Publications

2004
Kao, Jim, Dawn Flicker, Rudy Henninger, Sarah Frey, Michael Ghil, and Kayo Ide. 2004. “Data assimilation with an extended Kalman filter for impact-produced shock-wave dynamics.” Journal of Computational Physics 196 (2). Elsevier: 705–723.
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Kravtsov, Sergey, and Michael Ghil. 2004. “Interdecadal variability in a hybrid coupled ocean-atmosphere-sea ice model.” Journal of Physical Oceanography 34 (7): 1756–1775.
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Loeuille, Nicolas, and Michael Ghil. 2004. “Intrinsic and climatic factors in North-American animal population dynamics.” BMC Ecology 4 (1). BioMed Central: 1. Publisher's Version
Lott, François, Andrew W. Robertson, and Michael Ghil. 2004. “Mountain torques and Northern Hemisphere low-frequency variability. Part II: Regional aspects.” Journal of the Atmospheric Sciences 61 (11): 1272–1283.
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Lott, François, Andrew W. Robertson, and Michael Ghil. 2004. “Mountain torques and Northern Hemisphere low-frequency variability. Part I: Hemispheric aspects.” Journal of the Atmospheric Sciences 61 (11): 1259–1271.
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Sayag, Roiy, Eli Tziperman, and Michael Ghil. 2004. “Rapid switch-like sea ice growth and land ice–sea ice hysteresis.” Paleoceanography 19 (1). Wiley Online Library.
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Kahn, Brian H., Annmarie Eldering, Michael Ghil, Simona Bordoni, and Shepard A. Clough. 2004. “Sensitivity analysis of cirrus cloud properties from high-resolution infrared spectra. Part I: Methodology and synthetic cirrus.” Journal of Climate 17 (24): 4856–4870.
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Kondrashov, Dmitri, K. Ide, and Michael Ghil. 2004. “Weather regimes and preferred transition paths in a three-level quasigeostrophic model.” Journal of the Atmospheric Sciences 61 (5): 568–587.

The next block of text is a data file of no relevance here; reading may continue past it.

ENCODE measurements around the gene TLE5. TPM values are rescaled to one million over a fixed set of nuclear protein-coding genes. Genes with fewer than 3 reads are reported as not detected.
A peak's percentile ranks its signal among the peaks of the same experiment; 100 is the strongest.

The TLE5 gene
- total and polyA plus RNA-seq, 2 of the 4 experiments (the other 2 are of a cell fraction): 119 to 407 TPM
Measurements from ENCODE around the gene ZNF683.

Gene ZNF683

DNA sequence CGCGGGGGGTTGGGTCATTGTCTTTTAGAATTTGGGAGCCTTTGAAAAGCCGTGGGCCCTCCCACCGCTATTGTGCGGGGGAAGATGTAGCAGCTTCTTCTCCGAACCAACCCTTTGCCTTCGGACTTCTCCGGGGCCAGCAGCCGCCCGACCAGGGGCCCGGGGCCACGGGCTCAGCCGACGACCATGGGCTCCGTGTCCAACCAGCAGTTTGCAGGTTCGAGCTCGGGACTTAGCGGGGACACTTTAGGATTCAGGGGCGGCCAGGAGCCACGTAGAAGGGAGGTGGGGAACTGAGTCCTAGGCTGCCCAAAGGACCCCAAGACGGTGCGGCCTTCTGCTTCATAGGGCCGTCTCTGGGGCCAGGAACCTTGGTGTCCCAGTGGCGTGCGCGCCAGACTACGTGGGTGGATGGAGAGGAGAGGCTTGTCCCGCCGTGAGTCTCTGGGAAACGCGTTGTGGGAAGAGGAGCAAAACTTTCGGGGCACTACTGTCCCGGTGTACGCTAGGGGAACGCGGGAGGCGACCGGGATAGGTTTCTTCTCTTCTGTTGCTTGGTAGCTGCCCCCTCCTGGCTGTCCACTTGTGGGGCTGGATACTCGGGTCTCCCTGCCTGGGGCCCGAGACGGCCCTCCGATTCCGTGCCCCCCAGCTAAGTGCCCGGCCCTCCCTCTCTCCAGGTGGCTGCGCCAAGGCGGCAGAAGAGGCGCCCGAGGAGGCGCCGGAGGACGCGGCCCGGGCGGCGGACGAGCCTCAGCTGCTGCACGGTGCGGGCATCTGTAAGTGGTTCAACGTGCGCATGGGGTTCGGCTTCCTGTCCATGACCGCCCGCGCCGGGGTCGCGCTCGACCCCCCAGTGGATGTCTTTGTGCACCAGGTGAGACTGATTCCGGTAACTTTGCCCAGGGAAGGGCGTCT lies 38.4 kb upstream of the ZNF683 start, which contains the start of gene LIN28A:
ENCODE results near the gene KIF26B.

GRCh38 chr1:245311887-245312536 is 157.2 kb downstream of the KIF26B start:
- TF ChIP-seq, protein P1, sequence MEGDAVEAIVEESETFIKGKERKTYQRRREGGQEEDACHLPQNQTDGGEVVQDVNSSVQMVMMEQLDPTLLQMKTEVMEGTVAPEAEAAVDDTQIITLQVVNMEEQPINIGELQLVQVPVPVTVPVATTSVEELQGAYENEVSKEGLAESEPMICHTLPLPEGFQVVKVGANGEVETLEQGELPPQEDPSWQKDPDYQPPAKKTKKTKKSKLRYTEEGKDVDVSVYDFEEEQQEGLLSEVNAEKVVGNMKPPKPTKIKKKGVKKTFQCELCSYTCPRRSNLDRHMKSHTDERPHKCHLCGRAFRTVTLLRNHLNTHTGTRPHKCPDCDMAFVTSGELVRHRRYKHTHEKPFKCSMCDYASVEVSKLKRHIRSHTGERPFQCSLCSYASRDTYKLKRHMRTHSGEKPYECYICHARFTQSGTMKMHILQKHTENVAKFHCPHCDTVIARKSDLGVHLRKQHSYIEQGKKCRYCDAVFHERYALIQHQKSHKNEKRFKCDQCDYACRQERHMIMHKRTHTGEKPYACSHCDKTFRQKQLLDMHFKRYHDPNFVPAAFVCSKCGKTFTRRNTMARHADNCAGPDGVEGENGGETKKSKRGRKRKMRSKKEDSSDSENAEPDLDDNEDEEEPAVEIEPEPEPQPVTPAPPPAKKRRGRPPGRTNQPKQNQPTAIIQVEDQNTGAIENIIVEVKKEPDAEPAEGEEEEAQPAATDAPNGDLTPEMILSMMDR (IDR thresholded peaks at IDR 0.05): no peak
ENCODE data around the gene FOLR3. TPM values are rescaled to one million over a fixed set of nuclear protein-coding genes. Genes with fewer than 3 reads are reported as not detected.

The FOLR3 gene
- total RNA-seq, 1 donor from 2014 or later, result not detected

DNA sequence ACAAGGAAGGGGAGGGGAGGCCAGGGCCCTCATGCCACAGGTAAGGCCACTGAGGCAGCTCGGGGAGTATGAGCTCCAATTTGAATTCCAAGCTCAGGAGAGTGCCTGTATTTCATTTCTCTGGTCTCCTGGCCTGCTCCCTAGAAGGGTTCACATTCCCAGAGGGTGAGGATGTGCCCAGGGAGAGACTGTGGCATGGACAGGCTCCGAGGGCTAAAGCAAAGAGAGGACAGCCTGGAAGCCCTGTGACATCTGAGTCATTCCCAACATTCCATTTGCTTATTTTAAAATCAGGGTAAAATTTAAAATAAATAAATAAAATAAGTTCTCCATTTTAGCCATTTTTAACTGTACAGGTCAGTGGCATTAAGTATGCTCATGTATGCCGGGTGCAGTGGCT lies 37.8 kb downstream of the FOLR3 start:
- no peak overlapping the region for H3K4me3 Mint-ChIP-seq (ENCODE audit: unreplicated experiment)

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2003
Zaliapin, Ilya, Vladimir Keilis-Borok, and Michael Ghil. 2003. “A Boolean delay equation model of colliding cascades. Part I: Multiple seismic regimes.” Journal of Statistical Physics 111 (3-4). Springer: 815–837.
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Zaliapin, Ilya, Vladimir Keilis-Borok, and Michael Ghil. 2003. “A Boolean delay equation model of colliding cascades. Part II: Prediction of critical transitions.” Journal of Statistical Physics 111 (3-4). Springer: 839–861.
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Ghil, Michael. 2003. “Did celestial chaos kill the dinosaurs?” The Observatory 123 (1177): 328–333.
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Simonnet, Eric, Michael Ghil, Shouhong Wang, and Zhi-Min Chen. 2003. “Hopf Bifurcation in Quasi-geostrophic Channel Flow.” SIAM J. Appl. Math. 64 (1). Society for Industrial & Applied Mathematics (SIAM): 343–368.